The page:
Fig. 1
figure 1

Electropherograms demonstrate the presence of the 2697T>A (Y899X) mutation in blood cells from patient 14. a Sequences amplified from granulocytes from the initial blood sample. bf Sequences amplified from cells from the third sample obtained 16 months after the initial blood sample: b sorted glycophorin A-positive nucleated red cells; c sorted CD33-positive Monocytes; d Granulocytes; e sorted FLAER-positive lymphocytes; f sorted FLAER-negative lymphocytes. The arrow indicates the peak at the 2697 position. The highest proportion of mutant sequences was seen amongst the monocytes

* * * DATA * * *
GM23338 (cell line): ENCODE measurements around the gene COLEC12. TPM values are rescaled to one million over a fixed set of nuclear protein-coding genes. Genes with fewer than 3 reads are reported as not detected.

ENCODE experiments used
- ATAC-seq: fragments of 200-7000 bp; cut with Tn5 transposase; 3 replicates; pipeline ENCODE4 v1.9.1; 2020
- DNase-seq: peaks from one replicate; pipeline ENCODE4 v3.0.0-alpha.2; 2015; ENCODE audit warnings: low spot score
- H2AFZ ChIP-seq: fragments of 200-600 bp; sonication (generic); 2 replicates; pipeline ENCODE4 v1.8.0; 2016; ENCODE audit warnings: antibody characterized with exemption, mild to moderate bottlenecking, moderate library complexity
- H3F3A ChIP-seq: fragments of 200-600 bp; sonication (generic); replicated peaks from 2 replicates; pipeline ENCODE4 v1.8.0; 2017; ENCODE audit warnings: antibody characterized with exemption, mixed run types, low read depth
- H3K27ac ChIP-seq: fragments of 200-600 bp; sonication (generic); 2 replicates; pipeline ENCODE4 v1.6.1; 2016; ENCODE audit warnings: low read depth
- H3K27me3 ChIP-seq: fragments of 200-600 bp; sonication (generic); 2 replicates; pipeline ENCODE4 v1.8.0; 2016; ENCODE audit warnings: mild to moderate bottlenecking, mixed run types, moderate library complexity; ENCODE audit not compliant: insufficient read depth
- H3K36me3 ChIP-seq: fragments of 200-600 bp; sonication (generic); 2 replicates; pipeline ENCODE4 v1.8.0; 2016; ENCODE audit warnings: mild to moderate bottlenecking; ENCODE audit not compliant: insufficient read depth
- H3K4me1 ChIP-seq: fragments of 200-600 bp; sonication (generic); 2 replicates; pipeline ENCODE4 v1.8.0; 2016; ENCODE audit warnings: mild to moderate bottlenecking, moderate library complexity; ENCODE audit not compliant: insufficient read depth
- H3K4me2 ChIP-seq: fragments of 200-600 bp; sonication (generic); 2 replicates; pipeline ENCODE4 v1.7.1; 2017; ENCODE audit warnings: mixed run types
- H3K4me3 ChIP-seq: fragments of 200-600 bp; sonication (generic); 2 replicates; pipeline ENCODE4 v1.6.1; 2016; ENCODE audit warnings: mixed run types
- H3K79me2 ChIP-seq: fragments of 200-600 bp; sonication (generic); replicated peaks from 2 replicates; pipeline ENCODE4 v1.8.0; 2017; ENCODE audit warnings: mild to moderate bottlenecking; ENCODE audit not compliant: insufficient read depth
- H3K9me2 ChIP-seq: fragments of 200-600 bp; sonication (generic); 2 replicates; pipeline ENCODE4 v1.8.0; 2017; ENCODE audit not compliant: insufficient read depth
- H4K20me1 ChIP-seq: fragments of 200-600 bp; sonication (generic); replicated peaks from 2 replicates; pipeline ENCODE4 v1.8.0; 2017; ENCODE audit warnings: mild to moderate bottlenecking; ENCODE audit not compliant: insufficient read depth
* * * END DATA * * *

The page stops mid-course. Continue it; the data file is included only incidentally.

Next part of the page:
In this patient, almost 100% of the granulocytes and red cells display the PNH phenotype. Using a method that we have recently developed (manuscript in preparation)—we have determined that nearly 100% of her platelets are GPI-negative, as well as approximately 30% of the lymphocytes. There was a history of severe thrombotic complications (involving the middle hepatic vein, portal vein, extremity DVT and PE, and a spontaneous hemorrhagic CVA that may have been secondary to a thrombotic event). This patient has a persistently high reticulocyte count and is unusual in that there were elevated blood counts compared with the other patients in the cohort (WBC of 7.7 vs median of 3.7, platelet count of 321 vs median of 131). Of the WBC’s, 4% were nucleated red cells. Interestingly, this patient’s absolute monocyte count ranged from 2 to 4 times above the upper limit of normal. PNH was first confirmed by flow cytometry in 1999, in the setting of hemolysis and a history of having had thrombosis. This patient had been transfusion dependent with an LDH 9 times the upper limit of normal prior to starting eculizumab in 2008. This patient has not had new thromboses in at least the past 18 years while on warfarin. Based on the timeline of symptoms, it is likely that this patient has had PNH since the 1980’s, without having ever had aplastic anemia. While there are no other features of a myeloproliferative neoplasm, the natural history of this patient’s presentation may have been altered due to a splenectomy for the presumptive diagnosis of ITP prior to the diagnosis of PNH.